CHAMPION boxer Anthony Nelson put a year of heartbreak behind him when he stormed to the Commonwealth super-flyweight title.
Nelson, 29, savoured his new role a major title holder at Newcastle’s Metro Radio Arena on Saturday night, saying: “That’s for South Shields”.
His victory, over Scotland’s Jamie Wilson, also led him to admit he was choking back the tears when he thought back to the dark days of 2014 and two personal tragedies.
Two of the people closest to the unbeaten boxer died – best friend Ross Young and his cousin, Dale Lincoln, who was also a promising amateur fighter.
“It was a difficult time for me,” said an emotional Nelson.
“I lost my best friend and it took me months to get my head back together and then I lost Dale. I’m welling up now just thinking about them.
I know they’ll be up there looking down on me and hope they are proud of me.Anthony Nelson
“I know they’ll be up there looking down on me and hope they are proud of me.”
Ross Young died in April last year at the age of just 27 after being found him unconscious at his home in Fallow Road, South Shields.
South Tyneside coroner Terence Carney determined the tragedy was the result of natural causes.
Dale Lincoln, 21, from Horsley Hill, South Shields, was found at the bottom of cliffs at Marsden after reports that a Citroen car was seen in the water.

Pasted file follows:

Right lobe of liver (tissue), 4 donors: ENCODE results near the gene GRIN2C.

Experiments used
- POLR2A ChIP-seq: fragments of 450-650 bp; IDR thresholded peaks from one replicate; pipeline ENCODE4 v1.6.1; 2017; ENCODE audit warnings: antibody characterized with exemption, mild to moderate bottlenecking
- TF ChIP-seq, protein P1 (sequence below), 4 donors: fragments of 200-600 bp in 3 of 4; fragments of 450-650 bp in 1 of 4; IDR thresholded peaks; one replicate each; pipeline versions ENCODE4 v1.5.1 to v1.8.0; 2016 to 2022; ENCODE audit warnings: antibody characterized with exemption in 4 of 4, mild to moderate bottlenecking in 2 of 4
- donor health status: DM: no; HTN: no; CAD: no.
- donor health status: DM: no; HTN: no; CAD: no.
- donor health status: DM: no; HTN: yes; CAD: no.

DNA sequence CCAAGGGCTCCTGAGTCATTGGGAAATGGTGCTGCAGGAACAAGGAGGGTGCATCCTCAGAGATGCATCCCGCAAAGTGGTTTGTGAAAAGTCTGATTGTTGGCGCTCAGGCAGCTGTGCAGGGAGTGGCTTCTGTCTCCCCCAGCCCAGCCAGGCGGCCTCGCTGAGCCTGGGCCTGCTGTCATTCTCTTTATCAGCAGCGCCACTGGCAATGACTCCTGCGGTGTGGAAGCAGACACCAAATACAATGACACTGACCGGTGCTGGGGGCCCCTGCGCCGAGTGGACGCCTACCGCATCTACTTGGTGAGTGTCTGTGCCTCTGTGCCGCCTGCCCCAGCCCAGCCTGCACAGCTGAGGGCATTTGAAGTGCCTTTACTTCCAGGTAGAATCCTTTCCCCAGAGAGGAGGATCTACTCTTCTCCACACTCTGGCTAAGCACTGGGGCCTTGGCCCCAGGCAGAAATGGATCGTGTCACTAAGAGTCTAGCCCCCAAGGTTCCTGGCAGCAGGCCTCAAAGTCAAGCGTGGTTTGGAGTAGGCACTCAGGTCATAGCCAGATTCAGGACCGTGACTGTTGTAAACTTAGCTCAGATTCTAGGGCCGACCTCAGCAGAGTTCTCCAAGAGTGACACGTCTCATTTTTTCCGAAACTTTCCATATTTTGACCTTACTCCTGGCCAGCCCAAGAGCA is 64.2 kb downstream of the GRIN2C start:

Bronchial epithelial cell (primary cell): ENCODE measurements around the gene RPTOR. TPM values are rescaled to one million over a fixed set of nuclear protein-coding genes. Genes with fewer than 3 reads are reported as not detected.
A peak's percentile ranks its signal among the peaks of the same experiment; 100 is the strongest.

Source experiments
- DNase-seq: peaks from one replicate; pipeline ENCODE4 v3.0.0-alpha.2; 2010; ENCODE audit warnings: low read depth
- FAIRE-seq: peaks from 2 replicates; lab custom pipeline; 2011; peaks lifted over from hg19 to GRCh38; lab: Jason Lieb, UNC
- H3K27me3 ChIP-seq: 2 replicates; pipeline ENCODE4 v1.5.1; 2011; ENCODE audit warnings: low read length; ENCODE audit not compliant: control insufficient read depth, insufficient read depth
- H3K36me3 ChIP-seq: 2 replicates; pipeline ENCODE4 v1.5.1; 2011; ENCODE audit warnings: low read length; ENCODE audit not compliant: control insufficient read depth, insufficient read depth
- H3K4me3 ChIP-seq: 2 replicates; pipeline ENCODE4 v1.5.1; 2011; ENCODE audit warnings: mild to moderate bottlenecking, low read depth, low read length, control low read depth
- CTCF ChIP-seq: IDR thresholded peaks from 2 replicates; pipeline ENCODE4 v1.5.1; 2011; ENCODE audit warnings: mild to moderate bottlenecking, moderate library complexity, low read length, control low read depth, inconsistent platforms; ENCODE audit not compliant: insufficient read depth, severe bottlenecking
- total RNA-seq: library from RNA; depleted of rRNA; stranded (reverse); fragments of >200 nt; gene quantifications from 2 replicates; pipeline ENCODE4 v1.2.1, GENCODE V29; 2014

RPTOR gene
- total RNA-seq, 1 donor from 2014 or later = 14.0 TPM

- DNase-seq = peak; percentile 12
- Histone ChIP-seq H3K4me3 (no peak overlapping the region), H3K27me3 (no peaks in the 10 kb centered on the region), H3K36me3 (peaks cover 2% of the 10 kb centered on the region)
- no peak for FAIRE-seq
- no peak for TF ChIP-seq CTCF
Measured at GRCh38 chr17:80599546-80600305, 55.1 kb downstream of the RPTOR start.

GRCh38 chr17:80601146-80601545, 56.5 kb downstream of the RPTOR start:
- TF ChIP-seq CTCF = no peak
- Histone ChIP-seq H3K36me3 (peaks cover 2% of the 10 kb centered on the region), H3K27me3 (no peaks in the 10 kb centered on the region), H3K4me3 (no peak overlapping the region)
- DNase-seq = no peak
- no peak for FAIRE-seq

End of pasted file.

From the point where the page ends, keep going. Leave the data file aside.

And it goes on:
Nicknamed ‘The Kid’, Dale was a popular member of Horsley Hill Amateur Boxing Club, and a three time winner of the Tyne Tees and Wear 57 kilo crown.
On Saturday, Nelson’s bout was top of the bill and his opponent was retired by his cornermen at the end of the sixth round.
“I am a proud Shields lad and that was for Shields,” he said.
“When I won the English title last October at Temple Park, the town got behind me and they did again here. A lot of people came along to support me and I can’t thank them enough.
“I had loads of other people wishing me well and I thank them too, it means so much.
“I plan to work even harder now to try to move on to the next level and win more big fights.”
The unassuming super-flyweight, who mixes his boxing with a full-time job as a bricklayer, has shown a fighting heart.
“It just proves you can get through things,” he said.
“No matter how hard things get, there is always light at the end of the tunnel, you just have to stay strong.”